Winter means recession, what was forecasted and occurred over time in cycle after cycle. What happens in winter? Nothing happens except that prices drop, jobs are lost, and houses are foreclosed. Just like due to bad winter weather, nothing will grow. If you have prepared for the winter, you have little to fear. If you haven’t prepared, you may be in for a miserable time. Think of it like this, a prepared person still has to deal with the winter, but he may be able to spend time down in Cancun or Jamaica while he escapes the cold.

Investing in the Right Season

Studies show that timing the market doesn’t work, but that doesn’t mean you should be completely oblivious to the seasons. Knowing about the stock market cycles that come around as sure as the sun comes up in the east and sets in the west can put you in a great economic position. Having gotten into the markets for example in the spring and sold during the fall harvest season means that you have cashed out just when the prices fall and the bargains abound. If you bought a house after the bubble broke how much money would you have saved and how much equity would you have gained since then?

The problem is this: so many buy in too late and sell too early. Houses saw that more than 40% of the mortgages were underwater by the peak of the 2007 recession.

If you are looking to retire early in life, or just to maximize your financial potential, then investing in the market is probably in your plans. The most important part is to understand the cycles and to act on that knowledge. The time to prepare for the next recession is always “now” by looking at the forecast. You can’t change the weather but you can make sure you protect yourself from cold and rain.

Are you aware of what cycle the markets are in now? Do you buy low and sell high? Are you planning the harvest at the right time and will you be able to spend your winters in comfort and warmth?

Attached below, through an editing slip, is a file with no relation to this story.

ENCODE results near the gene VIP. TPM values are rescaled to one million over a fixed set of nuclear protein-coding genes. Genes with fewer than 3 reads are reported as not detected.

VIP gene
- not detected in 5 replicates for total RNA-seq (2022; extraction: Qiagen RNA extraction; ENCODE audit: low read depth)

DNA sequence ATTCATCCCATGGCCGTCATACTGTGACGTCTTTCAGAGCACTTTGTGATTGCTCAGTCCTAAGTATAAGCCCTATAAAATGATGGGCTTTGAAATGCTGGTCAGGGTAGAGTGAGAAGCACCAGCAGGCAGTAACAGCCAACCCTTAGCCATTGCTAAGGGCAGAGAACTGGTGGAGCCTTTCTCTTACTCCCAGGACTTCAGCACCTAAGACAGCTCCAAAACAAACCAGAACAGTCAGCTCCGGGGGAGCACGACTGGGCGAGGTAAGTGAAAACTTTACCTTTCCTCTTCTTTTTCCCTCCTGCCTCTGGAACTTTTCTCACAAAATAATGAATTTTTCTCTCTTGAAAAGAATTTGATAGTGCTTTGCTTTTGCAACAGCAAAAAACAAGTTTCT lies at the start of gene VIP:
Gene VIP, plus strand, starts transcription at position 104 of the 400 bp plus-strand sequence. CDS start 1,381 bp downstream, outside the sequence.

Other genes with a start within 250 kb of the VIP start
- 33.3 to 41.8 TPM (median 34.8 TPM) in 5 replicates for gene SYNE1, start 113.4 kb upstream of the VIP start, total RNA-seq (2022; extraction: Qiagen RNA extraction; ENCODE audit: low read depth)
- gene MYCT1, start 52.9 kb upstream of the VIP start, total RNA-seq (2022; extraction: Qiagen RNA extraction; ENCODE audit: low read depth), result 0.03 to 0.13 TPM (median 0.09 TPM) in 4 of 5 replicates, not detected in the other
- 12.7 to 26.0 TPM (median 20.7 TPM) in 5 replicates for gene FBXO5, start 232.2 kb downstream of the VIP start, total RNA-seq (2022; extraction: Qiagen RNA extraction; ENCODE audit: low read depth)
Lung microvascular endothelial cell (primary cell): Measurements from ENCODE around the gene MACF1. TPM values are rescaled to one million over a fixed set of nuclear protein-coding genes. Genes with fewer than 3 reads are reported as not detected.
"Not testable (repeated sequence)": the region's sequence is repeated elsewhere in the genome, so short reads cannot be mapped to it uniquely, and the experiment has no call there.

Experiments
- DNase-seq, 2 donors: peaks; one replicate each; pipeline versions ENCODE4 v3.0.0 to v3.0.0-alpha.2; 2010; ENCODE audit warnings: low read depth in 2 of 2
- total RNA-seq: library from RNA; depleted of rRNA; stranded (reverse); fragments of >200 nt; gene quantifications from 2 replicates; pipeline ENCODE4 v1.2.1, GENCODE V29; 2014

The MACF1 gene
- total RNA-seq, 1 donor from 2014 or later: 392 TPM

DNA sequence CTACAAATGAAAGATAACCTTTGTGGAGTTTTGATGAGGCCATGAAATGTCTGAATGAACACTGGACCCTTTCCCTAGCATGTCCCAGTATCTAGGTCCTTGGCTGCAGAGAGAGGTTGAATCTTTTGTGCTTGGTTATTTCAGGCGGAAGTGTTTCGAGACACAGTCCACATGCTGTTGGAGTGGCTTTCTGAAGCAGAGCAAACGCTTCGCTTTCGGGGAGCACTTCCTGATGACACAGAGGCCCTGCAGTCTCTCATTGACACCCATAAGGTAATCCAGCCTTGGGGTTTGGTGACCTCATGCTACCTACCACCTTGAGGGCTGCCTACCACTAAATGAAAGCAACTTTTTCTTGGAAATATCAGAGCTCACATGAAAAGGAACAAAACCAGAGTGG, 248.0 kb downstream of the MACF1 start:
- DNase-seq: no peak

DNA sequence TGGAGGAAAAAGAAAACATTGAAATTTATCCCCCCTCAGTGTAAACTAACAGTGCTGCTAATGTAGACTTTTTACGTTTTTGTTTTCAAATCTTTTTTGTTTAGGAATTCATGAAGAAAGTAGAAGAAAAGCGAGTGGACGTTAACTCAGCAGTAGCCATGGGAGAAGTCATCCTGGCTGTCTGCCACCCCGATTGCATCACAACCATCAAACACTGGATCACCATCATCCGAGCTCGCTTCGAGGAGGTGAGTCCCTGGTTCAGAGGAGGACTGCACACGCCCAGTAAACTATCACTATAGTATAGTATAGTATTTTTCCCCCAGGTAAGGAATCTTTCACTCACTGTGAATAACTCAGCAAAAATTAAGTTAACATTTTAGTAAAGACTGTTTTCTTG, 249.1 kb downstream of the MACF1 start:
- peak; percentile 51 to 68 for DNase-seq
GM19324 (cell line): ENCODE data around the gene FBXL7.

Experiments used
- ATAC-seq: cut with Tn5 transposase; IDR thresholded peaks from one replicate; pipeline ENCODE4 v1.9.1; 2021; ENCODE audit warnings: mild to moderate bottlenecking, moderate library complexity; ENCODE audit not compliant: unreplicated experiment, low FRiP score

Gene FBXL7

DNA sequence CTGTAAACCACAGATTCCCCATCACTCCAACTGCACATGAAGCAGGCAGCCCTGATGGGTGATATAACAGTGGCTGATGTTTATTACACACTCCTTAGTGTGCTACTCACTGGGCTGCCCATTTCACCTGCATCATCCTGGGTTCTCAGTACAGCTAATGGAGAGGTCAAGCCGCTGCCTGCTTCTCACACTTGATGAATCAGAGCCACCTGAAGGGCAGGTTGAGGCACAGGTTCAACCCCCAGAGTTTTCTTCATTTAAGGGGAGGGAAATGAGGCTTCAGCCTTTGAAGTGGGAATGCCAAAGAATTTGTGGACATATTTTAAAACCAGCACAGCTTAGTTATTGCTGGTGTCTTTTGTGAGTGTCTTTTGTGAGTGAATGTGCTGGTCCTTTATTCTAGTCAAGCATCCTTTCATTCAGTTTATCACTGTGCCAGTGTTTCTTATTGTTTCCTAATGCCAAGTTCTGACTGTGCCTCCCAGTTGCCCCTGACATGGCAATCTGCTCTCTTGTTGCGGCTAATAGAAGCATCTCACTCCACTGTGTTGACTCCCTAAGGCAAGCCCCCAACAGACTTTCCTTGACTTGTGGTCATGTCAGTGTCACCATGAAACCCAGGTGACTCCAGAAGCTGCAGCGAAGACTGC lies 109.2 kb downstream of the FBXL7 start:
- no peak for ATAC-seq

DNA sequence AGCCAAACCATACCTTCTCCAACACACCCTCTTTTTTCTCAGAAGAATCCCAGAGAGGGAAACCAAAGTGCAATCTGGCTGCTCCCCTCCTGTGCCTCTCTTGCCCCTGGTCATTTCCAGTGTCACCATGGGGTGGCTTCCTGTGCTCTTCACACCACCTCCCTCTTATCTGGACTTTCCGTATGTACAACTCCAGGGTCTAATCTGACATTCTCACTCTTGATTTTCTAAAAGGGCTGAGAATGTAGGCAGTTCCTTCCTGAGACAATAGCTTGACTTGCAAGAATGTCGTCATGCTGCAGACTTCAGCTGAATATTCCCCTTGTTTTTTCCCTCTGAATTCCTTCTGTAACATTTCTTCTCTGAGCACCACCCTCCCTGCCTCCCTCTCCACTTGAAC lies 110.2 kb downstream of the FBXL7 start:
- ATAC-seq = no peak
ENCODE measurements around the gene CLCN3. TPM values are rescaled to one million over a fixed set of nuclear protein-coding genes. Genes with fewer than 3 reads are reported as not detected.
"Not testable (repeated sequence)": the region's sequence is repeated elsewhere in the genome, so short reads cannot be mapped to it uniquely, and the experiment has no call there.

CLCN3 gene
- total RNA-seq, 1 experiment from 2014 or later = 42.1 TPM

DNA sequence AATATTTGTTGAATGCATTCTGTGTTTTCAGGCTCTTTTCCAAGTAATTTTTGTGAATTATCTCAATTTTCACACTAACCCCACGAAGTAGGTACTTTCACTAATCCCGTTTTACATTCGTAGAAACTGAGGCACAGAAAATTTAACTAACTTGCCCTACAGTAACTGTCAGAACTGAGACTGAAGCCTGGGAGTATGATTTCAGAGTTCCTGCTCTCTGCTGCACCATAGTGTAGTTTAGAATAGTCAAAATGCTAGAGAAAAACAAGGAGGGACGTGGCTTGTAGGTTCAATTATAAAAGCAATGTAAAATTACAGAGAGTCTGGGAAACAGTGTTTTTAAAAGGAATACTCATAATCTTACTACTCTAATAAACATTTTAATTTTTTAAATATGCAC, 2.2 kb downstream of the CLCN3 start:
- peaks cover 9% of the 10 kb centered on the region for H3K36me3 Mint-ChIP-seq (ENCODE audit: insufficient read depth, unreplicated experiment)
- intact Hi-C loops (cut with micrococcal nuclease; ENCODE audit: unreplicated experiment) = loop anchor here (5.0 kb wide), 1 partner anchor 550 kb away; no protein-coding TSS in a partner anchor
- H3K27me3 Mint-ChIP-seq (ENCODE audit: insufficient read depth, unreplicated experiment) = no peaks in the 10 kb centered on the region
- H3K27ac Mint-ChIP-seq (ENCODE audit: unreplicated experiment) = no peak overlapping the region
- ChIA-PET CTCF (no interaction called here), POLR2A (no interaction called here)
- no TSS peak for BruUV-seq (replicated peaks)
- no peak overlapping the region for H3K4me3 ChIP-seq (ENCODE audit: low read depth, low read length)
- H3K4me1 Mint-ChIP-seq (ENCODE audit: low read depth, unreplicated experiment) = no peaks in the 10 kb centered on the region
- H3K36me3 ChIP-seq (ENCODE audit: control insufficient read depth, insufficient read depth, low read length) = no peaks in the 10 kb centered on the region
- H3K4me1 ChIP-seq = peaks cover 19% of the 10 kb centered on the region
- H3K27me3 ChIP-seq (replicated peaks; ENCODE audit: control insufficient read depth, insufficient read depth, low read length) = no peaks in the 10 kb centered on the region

Image courtesy of Sam Valadi on Flickr via CC 2.0 (with changes)


  1. I love how you related this to farming. 🙂 These high stock market values make me so nervous, but then again they did when the market hit 10,000 too. 🙂 One of these days we’re just going to have to “jump” and get in, and worry about the fluctuations later.

    1. Sticking your toe in the water, Laurie, just even a little, will give you an opportunity to see how you feel about all of it. Once you determine your “risk tolerance”, your decisions will be easier to make. And don’t be fooled, just about everyone has some fears. Thanks for your comments.

  2. Emily @ JohnJaneDoe

    Because of the difficulty in market timing, I think it’s a lot better to use the seasons for timing selling rather than buying…at least in part. Unless you’re really close to retirement, your best bet is to invest steadily over time as you have money to invest rather than waiting for spring. On the other hand, it’s good to have an alternative to selling your investments during weak markets, either by having some money in cash available or having some alternate income streams and reducing your expenses.

    1. Emily, you may be right about my thoughts when it comes to the fact that I am in retirement and my risk tolerance is very low. Staying in the market over the long haul has worked for an awful lot of people and certainly you can judge that by the increase in the overall DJI averages in the past 30 years. I appreciate your input!

  3. I agree with Emily, Choosing timing to sell based on seasons might be effective, but buying not so much. Studies show that lump sum investing beats dollar cost averaging, Many times when we view something as a late season it’s hard to tell if it actually is. In 2011 everyone thought we were late season. Where is the market now? In 1996 our federal reserve president stated we were late season… that season lasted another three years. You never know.

    1. FTF, you are right when you say “you never know”. I suppose the decision of when to buy and when to sell is closely aligned with not only your financial situation, but what your age and stage in life are as well. I have definitely become much more conservative in my financial views as I have gotten older. I really appreciate your comments.

  4. We always keep a little cash on the side to remain flexible, whether it’s to buy the land we’re looking for or to put some money in the market during a dip. But we’ve never equated investing with seasons. Very interesting, Gary. I have to give it more thought.

    1. I like the idea of having some money that’s flexible so that you can take advantage of whatever opportunities arise. That also means that you’re doing something right in having a fund available in the first place. The seasons of the investment cycle may not be exactly like a yearly weather pattern, but you can definitely find seasonality in its history.

Leave a Reply

Your email address will not be published. Required fields are marked *

Want to save even more?

Join our community today to get our weekly emails including blog posts, updates, saving tips, and more.